We almost avoided London’s biggest attraction of Winter Wonderland at Hyde Park because of the maddening crowds and security checks – way different from my weekday visit in 2013??? After work, we met up with a fellow American to walk around Wonderland, which is more carnival-like than Christmas market-like. We ended up spending a few hours in the Bavarian section drinking mulled wine and eating German bratwurst around an outdoor fire – an activity more adult-friendly than the rest of the park.
London Bridge to Waterloo
Recently, I had a Saturday off from work so we spent the gray day exploring the numerous Christmas markets that are set up between London Bridge and Waterloo train stations. Along the Thames River, we found dozens of wooden huts selling all kinds of food, drinks and Christmas gifts. We concluded our Christmas market crawl at a market by Waterloo and took refuge from the pouring rain at a craft beer stand where we shared a Korean rice bowl. Nearby was a Polish food stand making bigos and serving Zywiec beer.  

Regent Street to Picadilly Circus
Besides Winter Wonderland, this area of grand shopping from Regent Street to Picadilly Circus is the most touristy of all. However, this shopping stretch gets a Christmas makeover with garlands of lights down the length of the road. On Oxford Street alone, you’ll see 1,778 snowball-like decorations and 750,000 LED lightbulbs lit up for what is the fifty-seventh year the road has been decorated for the holidays.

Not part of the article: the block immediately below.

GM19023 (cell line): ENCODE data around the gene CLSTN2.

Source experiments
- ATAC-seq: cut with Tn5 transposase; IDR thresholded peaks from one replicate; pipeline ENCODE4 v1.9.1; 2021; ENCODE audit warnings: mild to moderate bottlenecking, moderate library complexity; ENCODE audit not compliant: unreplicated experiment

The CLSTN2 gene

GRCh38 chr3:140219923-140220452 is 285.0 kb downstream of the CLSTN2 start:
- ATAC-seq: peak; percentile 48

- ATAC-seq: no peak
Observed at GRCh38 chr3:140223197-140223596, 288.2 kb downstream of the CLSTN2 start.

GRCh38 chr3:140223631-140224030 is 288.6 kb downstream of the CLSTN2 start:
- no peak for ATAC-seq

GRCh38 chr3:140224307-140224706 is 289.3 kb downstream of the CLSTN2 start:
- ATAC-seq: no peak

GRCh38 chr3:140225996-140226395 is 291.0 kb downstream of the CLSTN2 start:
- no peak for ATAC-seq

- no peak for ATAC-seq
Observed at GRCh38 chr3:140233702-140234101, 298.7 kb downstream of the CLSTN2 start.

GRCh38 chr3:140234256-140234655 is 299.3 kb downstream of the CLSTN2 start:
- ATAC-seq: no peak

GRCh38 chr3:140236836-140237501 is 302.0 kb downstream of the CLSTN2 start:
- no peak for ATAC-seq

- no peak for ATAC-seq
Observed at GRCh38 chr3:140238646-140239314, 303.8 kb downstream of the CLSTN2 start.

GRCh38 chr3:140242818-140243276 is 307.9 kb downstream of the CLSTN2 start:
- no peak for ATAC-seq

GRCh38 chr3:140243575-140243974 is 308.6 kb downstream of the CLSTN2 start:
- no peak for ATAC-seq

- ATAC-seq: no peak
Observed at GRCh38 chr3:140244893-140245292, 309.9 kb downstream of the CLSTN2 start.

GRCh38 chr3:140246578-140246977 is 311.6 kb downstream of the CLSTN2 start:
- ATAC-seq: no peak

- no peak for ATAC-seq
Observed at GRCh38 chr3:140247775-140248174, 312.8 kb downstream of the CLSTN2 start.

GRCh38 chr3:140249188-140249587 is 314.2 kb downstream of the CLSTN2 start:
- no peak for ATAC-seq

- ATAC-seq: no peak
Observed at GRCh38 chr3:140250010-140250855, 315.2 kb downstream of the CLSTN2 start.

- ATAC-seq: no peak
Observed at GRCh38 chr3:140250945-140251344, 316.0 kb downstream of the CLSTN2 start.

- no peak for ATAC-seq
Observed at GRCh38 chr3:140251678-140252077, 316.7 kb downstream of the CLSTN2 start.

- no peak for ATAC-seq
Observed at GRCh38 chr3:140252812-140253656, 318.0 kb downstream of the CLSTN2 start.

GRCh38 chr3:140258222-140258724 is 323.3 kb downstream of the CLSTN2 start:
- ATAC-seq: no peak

Covent Garden
Beware of the crowds, but Covent Garden’s cobbled piazza and old market buildings are irresistible when they are covered in Christmas lights. This year’s decorations include a mistletoe theme, with over 40 mistletoe chandeliers hanging over the area’s streets and in the pretty market buildings. I retreated into the Lauduree store to stock up on a box of pastel Parisian macarons.
Carnaby Street
I found this Christmasy street thanks to Instagram. Carnaby Street, a small laneway off Regent Street, is decked out in a theme to match the V&A Museum’s new exhibition ‘You Say You Want a Revolution? Records and Rebels 1966-1970’. Carnaby Christmas decorations – usually among the most distinctive in town – will remain on display until January 6th.
Possibly the most famous London Christmas lights on a single store are at Harrods, a well-to-do Knightsbridge department store that was established in 1849 selling mainly tea and groceries. To me, Harrods, decked out in its Art Nouveau windows, terracotta tiles and hundreds of lights, is like visiting 5th Avenue in my beloved NYC during Christmas. The store is filled with many high-end brands, but you’ll also find a few things that normal people can afford.
Our Expat Home
Even though we still have leftover moving boxes in our much-smaller apartment, I convinced hubby to get a Christmas tree. We haven’t had a real tree since we lived in Poland and I missed having one. And now our tree is splashed out with decorations from places we’ve lived or traveled to – Istanbul, Warsaw, London, U.S., a tablecloth from Riga, a German village house and more.